Politicians Should Back Off on Chick-fil-A

Otherwise, they trample the very freedoms they say they want: Steve Salbu
By Evann Gastaldo,  Newser Staff
Posted Aug 2, 2012 11:26 AM CDT
Politicians Should Back Off on Chick-fil-A
Customers gather by the hundreds outside the Gilbert, Ariz., Chick-fil-A restaurant Wednesday, Aug. 1, 2012.   (AP Photo/Matt York)

When Chick-fil-A's president expressed his support for traditional marriage, a number of city officials responded by declaring an intention to ban the fast-food chain from their cities. As a gay man, Steve Salbu disagrees with Dan Cathy's views on gay marriage—but he also firmly disagrees with those city officials. "If our elected officials run Chick-fil-A out of town, they are effectively voting for all of us, regardless of our respective beliefs, and eliminating our individual freedoms," Salbu writes in the New York Times. "And freedom, after all, is at the heart of the controversy over same-sex marriage."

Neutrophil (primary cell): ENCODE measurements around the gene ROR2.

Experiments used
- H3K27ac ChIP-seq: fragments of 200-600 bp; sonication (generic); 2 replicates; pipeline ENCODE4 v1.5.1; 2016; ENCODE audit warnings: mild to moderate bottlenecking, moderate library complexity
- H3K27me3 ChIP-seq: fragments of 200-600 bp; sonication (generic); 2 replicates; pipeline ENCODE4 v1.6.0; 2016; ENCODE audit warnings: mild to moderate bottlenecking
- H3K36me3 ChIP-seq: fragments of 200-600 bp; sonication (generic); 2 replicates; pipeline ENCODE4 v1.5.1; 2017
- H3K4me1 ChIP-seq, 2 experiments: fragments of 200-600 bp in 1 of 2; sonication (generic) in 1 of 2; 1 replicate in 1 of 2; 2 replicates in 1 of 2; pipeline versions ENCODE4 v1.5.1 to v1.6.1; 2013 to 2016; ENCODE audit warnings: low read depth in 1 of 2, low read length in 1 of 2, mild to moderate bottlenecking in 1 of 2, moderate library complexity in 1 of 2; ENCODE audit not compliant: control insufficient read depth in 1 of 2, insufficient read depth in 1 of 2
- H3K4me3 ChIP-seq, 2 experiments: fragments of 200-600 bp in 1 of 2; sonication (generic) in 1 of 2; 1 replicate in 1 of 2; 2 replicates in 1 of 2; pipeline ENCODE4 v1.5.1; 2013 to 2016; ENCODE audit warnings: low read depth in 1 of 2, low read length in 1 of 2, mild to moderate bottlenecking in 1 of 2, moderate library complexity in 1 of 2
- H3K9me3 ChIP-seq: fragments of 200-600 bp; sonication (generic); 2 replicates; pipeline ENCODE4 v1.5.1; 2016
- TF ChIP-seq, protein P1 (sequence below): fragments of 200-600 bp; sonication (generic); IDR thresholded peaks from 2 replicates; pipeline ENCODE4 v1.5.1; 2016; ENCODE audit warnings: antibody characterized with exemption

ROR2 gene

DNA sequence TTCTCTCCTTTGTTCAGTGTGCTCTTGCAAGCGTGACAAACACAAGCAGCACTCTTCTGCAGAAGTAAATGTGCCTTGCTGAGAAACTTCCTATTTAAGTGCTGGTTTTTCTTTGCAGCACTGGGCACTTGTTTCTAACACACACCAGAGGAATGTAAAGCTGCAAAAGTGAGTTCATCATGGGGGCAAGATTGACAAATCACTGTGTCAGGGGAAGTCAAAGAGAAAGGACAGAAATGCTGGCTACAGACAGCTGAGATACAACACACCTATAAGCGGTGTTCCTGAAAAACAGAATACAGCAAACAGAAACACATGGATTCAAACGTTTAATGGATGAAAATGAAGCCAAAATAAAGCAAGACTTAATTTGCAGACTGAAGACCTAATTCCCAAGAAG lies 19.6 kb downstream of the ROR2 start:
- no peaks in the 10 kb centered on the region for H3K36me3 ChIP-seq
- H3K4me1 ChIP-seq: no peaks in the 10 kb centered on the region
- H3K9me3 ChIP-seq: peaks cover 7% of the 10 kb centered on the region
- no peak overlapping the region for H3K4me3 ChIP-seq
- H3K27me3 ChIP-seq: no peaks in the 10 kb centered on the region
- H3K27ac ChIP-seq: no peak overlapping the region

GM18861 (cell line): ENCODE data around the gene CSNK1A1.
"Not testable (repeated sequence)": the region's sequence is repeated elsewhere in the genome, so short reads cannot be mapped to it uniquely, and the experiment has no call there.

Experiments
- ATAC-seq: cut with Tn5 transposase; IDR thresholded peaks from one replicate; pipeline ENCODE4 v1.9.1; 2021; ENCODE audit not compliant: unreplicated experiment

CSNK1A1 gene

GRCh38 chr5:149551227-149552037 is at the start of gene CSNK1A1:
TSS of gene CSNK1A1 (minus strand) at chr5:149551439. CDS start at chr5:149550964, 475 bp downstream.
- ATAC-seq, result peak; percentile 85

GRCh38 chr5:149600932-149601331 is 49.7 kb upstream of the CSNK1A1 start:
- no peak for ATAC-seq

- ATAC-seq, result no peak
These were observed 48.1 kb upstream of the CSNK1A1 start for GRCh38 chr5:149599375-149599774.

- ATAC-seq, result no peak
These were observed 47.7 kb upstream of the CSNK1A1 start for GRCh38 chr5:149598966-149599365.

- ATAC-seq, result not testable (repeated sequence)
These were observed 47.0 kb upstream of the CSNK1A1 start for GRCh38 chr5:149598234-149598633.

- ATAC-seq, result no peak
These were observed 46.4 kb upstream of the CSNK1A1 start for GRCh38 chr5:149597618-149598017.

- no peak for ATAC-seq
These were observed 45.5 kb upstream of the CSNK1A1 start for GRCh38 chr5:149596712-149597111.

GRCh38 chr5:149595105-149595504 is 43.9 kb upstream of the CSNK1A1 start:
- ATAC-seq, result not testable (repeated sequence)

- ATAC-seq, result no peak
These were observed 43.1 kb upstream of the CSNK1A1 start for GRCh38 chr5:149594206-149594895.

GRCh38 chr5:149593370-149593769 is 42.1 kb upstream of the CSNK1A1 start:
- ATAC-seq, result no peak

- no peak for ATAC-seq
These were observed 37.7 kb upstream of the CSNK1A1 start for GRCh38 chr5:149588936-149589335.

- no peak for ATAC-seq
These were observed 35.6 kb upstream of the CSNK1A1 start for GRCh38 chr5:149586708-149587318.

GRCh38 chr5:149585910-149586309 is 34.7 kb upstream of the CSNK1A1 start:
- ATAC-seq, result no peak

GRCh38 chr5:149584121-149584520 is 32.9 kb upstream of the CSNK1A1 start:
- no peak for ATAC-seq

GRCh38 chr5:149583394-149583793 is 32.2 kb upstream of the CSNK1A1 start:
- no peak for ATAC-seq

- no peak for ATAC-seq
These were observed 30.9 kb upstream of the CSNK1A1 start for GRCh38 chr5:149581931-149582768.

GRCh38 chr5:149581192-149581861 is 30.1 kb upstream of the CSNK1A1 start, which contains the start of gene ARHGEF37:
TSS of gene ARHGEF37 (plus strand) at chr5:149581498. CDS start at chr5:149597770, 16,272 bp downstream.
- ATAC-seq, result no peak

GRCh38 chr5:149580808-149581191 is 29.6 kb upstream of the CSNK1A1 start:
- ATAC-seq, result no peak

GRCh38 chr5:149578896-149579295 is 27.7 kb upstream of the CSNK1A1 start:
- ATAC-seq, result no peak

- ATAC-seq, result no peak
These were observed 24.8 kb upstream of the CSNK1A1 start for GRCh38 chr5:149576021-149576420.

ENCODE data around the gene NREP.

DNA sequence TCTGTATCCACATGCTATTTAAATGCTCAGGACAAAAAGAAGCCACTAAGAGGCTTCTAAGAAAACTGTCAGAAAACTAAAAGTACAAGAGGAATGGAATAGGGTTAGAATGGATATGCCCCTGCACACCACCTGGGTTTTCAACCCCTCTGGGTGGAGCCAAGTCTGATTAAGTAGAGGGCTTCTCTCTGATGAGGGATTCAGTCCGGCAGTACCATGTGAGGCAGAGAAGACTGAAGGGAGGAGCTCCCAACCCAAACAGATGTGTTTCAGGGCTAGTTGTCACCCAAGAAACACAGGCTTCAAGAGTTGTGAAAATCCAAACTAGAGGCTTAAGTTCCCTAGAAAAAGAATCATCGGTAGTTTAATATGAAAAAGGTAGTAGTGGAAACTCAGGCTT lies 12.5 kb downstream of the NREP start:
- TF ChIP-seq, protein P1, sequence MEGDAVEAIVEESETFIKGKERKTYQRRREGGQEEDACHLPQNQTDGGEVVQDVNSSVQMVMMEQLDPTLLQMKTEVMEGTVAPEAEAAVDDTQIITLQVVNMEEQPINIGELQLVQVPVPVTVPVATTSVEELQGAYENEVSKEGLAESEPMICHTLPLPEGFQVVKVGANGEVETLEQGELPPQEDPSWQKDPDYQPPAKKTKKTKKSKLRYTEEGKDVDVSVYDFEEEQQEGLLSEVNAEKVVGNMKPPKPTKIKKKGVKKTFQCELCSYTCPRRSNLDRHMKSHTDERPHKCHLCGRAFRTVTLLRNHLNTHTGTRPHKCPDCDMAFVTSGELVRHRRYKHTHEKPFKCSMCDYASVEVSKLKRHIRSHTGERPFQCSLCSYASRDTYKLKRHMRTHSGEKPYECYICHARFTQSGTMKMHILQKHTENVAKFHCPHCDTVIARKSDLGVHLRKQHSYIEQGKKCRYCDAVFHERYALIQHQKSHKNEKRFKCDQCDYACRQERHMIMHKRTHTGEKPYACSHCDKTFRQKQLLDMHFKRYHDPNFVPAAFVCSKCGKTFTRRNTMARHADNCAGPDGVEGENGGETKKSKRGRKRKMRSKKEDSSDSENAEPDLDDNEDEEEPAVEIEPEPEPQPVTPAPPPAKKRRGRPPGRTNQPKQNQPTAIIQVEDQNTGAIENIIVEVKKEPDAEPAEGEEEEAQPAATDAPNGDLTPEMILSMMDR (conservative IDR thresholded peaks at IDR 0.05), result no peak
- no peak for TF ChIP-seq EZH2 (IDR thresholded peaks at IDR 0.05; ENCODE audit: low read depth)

If we really believe in individual freedom, then we must allow Cathy to have his views. Sure, we can individually boycott Chick-fil-A if we disagree with those views—but that's where we have to draw the line. Unless Chick-fil-A breaks the law, city officials cannot take a stand without trampling on that same freedom. Let's have faith that individual consumers will make a statement. Gay people "are the ones with the highest personal stakes in sticking out the battle in the long run," Salbu writes. "And we will vote with our feet." Click for Salbu's full column. (More Dan Cathy stories.)

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